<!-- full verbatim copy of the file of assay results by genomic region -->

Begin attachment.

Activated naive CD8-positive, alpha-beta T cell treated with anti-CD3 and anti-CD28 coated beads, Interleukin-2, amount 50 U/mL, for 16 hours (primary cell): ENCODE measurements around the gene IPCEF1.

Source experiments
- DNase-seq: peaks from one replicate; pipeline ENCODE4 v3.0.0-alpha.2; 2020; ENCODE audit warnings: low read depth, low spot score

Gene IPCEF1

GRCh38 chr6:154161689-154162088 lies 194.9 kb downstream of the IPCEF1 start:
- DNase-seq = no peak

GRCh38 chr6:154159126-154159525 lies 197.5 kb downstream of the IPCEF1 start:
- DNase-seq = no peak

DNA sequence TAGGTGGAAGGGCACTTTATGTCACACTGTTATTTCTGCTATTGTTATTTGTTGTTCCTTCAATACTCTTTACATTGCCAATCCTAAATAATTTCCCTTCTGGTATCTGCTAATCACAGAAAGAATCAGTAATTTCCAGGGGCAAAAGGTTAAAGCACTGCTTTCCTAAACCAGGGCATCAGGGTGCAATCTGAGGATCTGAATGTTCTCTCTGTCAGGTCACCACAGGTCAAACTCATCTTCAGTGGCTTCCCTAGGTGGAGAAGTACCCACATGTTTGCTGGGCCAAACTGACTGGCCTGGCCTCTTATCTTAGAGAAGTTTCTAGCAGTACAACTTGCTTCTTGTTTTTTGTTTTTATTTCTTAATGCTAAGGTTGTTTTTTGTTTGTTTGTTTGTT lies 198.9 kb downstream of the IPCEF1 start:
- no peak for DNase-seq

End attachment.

Activated naive CD8-positive, alpha-beta T cell treated with anti-CD3 and anti-CD28 coated beads, Interleukin-2, amount 50 U/mL, for 16 hours (primary cell): ENCODE measurements around the gene IPCEF1.

Source experiments
- DNase-seq: peaks from one replicate; pipeline ENCODE4 v3.0.0-alpha.2; 2020; ENCODE audit warnings: low read depth, low spot score

Gene IPCEF1

GRCh38 chr6:154161689-154162088 lies 194.9 kb downstream of the IPCEF1 start:
- DNase-seq = no peak

GRCh38 chr6:154159126-154159525 lies 197.5 kb downstream of the IPCEF1 start:
- DNase-seq = no peak

DNA sequence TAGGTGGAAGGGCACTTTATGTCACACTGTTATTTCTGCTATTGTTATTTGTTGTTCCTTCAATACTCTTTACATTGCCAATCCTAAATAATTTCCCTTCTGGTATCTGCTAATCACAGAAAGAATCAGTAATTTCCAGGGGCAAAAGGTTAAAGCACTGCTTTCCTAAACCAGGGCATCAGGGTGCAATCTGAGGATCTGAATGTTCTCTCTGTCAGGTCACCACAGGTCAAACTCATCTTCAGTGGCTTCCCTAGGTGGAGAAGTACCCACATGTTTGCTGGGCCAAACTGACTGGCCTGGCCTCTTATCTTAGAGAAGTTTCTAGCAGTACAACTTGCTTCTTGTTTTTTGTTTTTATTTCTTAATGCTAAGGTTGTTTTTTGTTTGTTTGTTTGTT lies 198.9 kb downstream of the IPCEF1 start:
- no peak for DNase-seq